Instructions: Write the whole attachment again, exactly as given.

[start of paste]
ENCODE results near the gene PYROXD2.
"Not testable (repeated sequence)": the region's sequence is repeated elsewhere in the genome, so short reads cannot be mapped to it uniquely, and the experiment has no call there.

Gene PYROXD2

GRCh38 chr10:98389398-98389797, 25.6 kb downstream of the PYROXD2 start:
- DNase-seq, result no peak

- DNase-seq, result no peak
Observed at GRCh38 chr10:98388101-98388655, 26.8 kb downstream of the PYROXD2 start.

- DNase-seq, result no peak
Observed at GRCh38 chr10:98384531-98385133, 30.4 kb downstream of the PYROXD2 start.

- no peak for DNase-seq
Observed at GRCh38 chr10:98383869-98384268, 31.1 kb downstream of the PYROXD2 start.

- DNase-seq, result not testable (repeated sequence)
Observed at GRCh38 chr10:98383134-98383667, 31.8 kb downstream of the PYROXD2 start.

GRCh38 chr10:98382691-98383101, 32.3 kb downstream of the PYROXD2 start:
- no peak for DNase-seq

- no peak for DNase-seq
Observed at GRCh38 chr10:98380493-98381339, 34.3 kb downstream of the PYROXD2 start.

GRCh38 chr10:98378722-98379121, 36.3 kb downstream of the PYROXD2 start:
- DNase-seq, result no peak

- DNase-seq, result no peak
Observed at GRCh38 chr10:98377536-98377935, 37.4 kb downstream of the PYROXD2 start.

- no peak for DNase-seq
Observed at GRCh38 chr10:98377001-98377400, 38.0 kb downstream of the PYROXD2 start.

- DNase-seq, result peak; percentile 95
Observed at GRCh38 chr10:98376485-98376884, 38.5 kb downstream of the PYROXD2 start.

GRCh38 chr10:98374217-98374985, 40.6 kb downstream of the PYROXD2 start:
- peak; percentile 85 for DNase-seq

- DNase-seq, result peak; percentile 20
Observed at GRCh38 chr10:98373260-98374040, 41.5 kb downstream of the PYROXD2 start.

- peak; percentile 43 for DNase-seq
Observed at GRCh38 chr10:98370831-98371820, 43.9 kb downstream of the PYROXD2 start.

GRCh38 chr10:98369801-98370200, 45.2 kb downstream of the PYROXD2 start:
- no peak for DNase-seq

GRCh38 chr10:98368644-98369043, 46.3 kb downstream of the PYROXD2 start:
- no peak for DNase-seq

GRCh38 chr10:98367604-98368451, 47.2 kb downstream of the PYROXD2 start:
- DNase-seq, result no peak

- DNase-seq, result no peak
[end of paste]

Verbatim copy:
ENCODE results near the gene PYROXD2.
"Not testable (repeated sequence)": the region's sequence is repeated elsewhere in the genome, so short reads cannot be mapped to it uniquely, and the experiment has no call there.

Gene PYROXD2

GRCh38 chr10:98389398-98389797, 25.6 kb downstream of the PYROXD2 start:
- DNase-seq, result no peak

- DNase-seq, result no peak
Observed at GRCh38 chr10:98388101-98388655, 26.8 kb downstream of the PYROXD2 start.

- DNase-seq, result no peak
Observed at GRCh38 chr10:98384531-98385133, 30.4 kb downstream of the PYROXD2 start.

- no peak for DNase-seq
Observed at GRCh38 chr10:98383869-98384268, 31.1 kb downstream of the PYROXD2 start.

- DNase-seq, result not testable (repeated sequence)
Observed at GRCh38 chr10:98383134-98383667, 31.8 kb downstream of the PYROXD2 start.

GRCh38 chr10:98382691-98383101, 32.3 kb downstream of the PYROXD2 start:
- no peak for DNase-seq

- no peak for DNase-seq
Observed at GRCh38 chr10:98380493-98381339, 34.3 kb downstream of the PYROXD2 start.

GRCh38 chr10:98378722-98379121, 36.3 kb downstream of the PYROXD2 start:
- DNase-seq, result no peak

- DNase-seq, result no peak
Observed at GRCh38 chr10:98377536-98377935, 37.4 kb downstream of the PYROXD2 start.

- no peak for DNase-seq
Observed at GRCh38 chr10:98377001-98377400, 38.0 kb downstream of the PYROXD2 start.

- DNase-seq, result peak; percentile 95
Observed at GRCh38 chr10:98376485-98376884, 38.5 kb downstream of the PYROXD2 start.

GRCh38 chr10:98374217-98374985, 40.6 kb downstream of the PYROXD2 start:
- peak; percentile 85 for DNase-seq

- DNase-seq, result peak; percentile 20
Observed at GRCh38 chr10:98373260-98374040, 41.5 kb downstream of the PYROXD2 start.

- peak; percentile 43 for DNase-seq
Observed at GRCh38 chr10:98370831-98371820, 43.9 kb downstream of the PYROXD2 start.

GRCh38 chr10:98369801-98370200, 45.2 kb downstream of the PYROXD2 start:
- no peak for DNase-seq

GRCh38 chr10:98368644-98369043, 46.3 kb downstream of the PYROXD2 start:
- no peak for DNase-seq

GRCh38 chr10:98367604-98368451, 47.2 kb downstream of the PYROXD2 start:
- DNase-seq, result no peak

- DNase-seq, result no peak